Avenue Montaigne centers on a street in Paris where a bistro, theater, concert hall and auction house nestle up against each other. The café caters to all kinds of people, both high and low brow, and provides the setting for much of the action.

Jessica, a country girl, moves to the city and gets a job at the restaurant, even though the manager takes pains to tell her they have never hired a woman. Serving as a connector between the interlocking stories of romantic, familial and artistic love swirling around her, Jessica attempts to find her way in Paris with no money and no place to stay.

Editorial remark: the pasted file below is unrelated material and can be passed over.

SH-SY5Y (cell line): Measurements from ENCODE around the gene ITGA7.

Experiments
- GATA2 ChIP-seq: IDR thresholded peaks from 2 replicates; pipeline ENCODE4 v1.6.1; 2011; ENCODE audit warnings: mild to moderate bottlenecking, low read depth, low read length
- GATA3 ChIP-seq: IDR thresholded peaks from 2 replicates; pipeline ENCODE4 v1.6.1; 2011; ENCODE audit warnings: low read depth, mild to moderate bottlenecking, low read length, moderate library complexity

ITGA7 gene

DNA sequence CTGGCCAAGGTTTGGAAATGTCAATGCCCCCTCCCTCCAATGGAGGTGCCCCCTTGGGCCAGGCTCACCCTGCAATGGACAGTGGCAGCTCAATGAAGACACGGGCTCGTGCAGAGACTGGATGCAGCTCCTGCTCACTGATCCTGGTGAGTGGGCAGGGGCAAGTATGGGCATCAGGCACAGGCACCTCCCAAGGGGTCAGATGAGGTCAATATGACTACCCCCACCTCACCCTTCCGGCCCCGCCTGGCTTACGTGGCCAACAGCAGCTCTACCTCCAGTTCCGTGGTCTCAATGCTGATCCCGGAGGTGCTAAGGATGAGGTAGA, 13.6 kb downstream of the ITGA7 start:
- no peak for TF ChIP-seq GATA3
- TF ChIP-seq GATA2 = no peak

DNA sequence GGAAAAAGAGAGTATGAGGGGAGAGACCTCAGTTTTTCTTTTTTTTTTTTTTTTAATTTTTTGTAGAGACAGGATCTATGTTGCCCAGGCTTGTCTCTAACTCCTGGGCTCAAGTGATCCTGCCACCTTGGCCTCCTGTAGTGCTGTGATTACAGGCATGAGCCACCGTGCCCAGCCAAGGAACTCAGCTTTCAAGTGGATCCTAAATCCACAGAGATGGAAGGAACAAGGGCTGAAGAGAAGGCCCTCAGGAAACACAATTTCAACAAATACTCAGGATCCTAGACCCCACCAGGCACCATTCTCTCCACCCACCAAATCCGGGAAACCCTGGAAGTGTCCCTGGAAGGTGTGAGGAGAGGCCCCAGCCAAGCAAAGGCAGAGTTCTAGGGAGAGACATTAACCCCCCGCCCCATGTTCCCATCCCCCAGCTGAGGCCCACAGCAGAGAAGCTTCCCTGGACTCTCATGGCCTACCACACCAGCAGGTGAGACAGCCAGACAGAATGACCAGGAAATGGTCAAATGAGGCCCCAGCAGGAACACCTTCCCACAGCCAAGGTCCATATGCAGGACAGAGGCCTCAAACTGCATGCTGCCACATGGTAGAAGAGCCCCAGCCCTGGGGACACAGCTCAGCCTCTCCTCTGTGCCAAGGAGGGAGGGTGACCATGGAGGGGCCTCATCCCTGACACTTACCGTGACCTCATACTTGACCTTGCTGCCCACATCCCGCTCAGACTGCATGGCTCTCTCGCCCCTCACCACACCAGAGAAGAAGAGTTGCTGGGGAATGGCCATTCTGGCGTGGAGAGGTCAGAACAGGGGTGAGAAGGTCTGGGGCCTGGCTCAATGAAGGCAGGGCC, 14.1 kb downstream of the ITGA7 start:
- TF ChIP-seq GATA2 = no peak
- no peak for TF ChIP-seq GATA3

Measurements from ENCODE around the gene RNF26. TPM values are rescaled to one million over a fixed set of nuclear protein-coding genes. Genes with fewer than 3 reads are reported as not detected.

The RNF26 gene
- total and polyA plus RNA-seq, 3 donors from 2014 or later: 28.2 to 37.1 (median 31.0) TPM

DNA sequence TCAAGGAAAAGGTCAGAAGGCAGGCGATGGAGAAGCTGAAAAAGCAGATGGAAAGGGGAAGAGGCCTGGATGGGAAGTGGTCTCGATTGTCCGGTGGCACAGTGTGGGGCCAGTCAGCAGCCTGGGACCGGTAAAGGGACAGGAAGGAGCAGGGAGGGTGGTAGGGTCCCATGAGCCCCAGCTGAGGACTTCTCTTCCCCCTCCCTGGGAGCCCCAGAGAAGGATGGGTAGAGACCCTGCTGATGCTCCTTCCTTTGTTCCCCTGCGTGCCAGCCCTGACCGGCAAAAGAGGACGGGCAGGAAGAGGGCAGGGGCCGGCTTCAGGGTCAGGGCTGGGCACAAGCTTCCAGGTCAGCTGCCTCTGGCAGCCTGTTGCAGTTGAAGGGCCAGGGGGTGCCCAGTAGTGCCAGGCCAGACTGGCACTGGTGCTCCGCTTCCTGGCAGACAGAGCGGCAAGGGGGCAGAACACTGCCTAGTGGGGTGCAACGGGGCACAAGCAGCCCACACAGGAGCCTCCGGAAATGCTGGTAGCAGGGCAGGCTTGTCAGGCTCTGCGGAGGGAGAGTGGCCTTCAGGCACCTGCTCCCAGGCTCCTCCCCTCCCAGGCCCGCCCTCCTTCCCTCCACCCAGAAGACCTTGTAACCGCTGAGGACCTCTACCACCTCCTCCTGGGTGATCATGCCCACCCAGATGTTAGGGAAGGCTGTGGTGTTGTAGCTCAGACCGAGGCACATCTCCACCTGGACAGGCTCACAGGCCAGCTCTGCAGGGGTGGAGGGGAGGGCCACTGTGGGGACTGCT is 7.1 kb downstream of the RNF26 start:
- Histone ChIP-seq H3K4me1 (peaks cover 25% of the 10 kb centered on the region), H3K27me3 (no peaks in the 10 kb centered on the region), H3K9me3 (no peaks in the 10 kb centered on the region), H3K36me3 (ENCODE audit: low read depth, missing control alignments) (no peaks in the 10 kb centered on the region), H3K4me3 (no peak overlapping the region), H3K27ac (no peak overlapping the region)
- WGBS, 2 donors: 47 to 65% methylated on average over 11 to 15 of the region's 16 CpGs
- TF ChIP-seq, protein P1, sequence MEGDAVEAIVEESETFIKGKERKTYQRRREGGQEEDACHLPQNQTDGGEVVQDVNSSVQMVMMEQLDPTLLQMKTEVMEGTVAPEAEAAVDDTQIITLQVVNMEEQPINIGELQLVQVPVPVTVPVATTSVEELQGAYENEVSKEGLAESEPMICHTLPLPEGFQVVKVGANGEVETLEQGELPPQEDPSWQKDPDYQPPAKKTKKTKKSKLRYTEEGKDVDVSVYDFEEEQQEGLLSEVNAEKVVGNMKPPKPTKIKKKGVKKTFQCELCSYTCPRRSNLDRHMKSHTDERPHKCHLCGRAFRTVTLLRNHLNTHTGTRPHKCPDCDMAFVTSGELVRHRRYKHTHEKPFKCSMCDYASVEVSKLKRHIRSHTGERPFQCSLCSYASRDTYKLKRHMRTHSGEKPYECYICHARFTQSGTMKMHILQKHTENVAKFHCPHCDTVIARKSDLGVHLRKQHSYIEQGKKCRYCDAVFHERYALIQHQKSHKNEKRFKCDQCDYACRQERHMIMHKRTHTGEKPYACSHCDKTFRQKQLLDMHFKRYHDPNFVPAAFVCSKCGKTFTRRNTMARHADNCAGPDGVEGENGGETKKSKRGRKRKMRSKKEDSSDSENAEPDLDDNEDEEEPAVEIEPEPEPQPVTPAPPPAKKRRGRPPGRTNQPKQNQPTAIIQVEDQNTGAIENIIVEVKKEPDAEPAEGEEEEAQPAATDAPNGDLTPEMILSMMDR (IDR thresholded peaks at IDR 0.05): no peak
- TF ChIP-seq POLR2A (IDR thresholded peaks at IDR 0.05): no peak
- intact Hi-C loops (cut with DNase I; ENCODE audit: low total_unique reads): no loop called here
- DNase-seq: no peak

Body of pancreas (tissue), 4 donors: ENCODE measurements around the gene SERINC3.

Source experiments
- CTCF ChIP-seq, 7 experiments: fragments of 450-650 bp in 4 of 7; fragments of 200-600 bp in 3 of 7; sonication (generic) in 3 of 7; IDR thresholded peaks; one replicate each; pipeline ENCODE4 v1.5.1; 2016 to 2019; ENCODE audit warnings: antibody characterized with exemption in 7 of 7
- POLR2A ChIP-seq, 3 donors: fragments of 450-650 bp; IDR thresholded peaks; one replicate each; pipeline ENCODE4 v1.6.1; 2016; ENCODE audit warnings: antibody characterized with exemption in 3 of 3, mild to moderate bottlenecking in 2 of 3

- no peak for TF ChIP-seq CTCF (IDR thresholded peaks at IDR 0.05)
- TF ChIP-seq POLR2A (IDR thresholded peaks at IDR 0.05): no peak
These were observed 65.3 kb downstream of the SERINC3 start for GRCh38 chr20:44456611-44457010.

The patrons she encounters in the café and on the street, generally wealthy and neurotic, struggle to make sense of their own lives as well.

The actors, including Cécile de France, Valérie Lemercier, Albert Dupontel, Laura Morante and Claude Brasseur, do a convincing job of fleshing out their roles with some touching moments, and Sydney Pollack amuses as the American director attempting to do a film on the life of Jean-Paul Sartre and Simone de Beauvoir.

The characters, quite simply drawn, do mostly what you expect and mostly get what they want. The journey from the beginning to the end of the story, diverting and intelligently written, provides just the sort of passage one might want for a solitary evening at home.

Grade: B

Avenue Montaigne is currently available.